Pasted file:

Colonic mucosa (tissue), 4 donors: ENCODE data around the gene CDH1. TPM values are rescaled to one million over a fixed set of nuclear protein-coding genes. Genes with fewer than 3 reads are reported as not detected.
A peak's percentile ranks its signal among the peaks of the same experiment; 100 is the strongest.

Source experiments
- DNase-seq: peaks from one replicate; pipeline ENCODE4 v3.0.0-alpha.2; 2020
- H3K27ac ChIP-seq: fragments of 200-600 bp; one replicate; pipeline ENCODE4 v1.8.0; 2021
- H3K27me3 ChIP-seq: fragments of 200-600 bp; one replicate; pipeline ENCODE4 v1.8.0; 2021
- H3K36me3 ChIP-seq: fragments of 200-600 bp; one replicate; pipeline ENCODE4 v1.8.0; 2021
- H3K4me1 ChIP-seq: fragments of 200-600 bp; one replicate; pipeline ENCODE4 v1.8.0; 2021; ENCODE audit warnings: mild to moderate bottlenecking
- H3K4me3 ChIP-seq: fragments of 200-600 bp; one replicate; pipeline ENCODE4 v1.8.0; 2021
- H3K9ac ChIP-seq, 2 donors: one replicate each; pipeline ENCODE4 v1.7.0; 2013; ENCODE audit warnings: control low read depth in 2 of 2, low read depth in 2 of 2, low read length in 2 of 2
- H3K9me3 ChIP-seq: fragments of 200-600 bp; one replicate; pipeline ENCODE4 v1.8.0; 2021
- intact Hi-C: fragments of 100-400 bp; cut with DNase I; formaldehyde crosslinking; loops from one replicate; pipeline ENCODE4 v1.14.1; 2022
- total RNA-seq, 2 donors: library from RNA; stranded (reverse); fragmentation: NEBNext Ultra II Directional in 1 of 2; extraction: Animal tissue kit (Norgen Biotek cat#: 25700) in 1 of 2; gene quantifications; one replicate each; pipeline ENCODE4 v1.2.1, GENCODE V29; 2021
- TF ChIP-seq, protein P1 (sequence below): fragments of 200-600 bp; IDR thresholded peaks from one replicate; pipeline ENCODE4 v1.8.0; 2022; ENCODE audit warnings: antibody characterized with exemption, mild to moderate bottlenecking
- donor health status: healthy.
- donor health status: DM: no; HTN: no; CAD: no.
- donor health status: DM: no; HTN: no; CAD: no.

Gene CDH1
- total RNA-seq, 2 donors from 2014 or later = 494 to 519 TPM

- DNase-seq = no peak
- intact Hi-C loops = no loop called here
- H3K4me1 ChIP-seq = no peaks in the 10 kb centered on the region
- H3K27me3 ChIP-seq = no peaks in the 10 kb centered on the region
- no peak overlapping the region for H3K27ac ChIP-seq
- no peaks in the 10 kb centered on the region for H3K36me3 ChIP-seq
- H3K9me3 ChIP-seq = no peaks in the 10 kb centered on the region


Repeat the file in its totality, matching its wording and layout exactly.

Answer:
Colonic mucosa (tissue), 4 donors: ENCODE data around the gene CDH1. TPM values are rescaled to one million over a fixed set of nuclear protein-coding genes. Genes with fewer than 3 reads are reported as not detected.
A peak's percentile ranks its signal among the peaks of the same experiment; 100 is the strongest.

Source experiments
- DNase-seq: peaks from one replicate; pipeline ENCODE4 v3.0.0-alpha.2; 2020
- H3K27ac ChIP-seq: fragments of 200-600 bp; one replicate; pipeline ENCODE4 v1.8.0; 2021
- H3K27me3 ChIP-seq: fragments of 200-600 bp; one replicate; pipeline ENCODE4 v1.8.0; 2021
- H3K36me3 ChIP-seq: fragments of 200-600 bp; one replicate; pipeline ENCODE4 v1.8.0; 2021
- H3K4me1 ChIP-seq: fragments of 200-600 bp; one replicate; pipeline ENCODE4 v1.8.0; 2021; ENCODE audit warnings: mild to moderate bottlenecking
- H3K4me3 ChIP-seq: fragments of 200-600 bp; one replicate; pipeline ENCODE4 v1.8.0; 2021
- H3K9ac ChIP-seq, 2 donors: one replicate each; pipeline ENCODE4 v1.7.0; 2013; ENCODE audit warnings: control low read depth in 2 of 2, low read depth in 2 of 2, low read length in 2 of 2
- H3K9me3 ChIP-seq: fragments of 200-600 bp; one replicate; pipeline ENCODE4 v1.8.0; 2021
- intact Hi-C: fragments of 100-400 bp; cut with DNase I; formaldehyde crosslinking; loops from one replicate; pipeline ENCODE4 v1.14.1; 2022
- total RNA-seq, 2 donors: library from RNA; stranded (reverse); fragmentation: NEBNext Ultra II Directional in 1 of 2; extraction: Animal tissue kit (Norgen Biotek cat#: 25700) in 1 of 2; gene quantifications; one replicate each; pipeline ENCODE4 v1.2.1, GENCODE V29; 2021
- TF ChIP-seq, protein P1 (sequence below): fragments of 200-600 bp; IDR thresholded peaks from one replicate; pipeline ENCODE4 v1.8.0; 2022; ENCODE audit warnings: antibody characterized with exemption, mild to moderate bottlenecking
- donor health status: healthy.
- donor health status: DM: no; HTN: no; CAD: no.
- donor health status: DM: no; HTN: no; CAD: no.

Gene CDH1
- total RNA-seq, 2 donors from 2014 or later = 494 to 519 TPM

- DNase-seq = no peak
- intact Hi-C loops = no loop called here
- H3K4me1 ChIP-seq = no peaks in the 10 kb centered on the region
- H3K27me3 ChIP-seq = no peaks in the 10 kb centered on the region
- no peak overlapping the region for H3K27ac ChIP-seq
- no peaks in the 10 kb centered on the region for H3K36me3 ChIP-seq
- H3K9me3 ChIP-seq = no peaks in the 10 kb centered on the region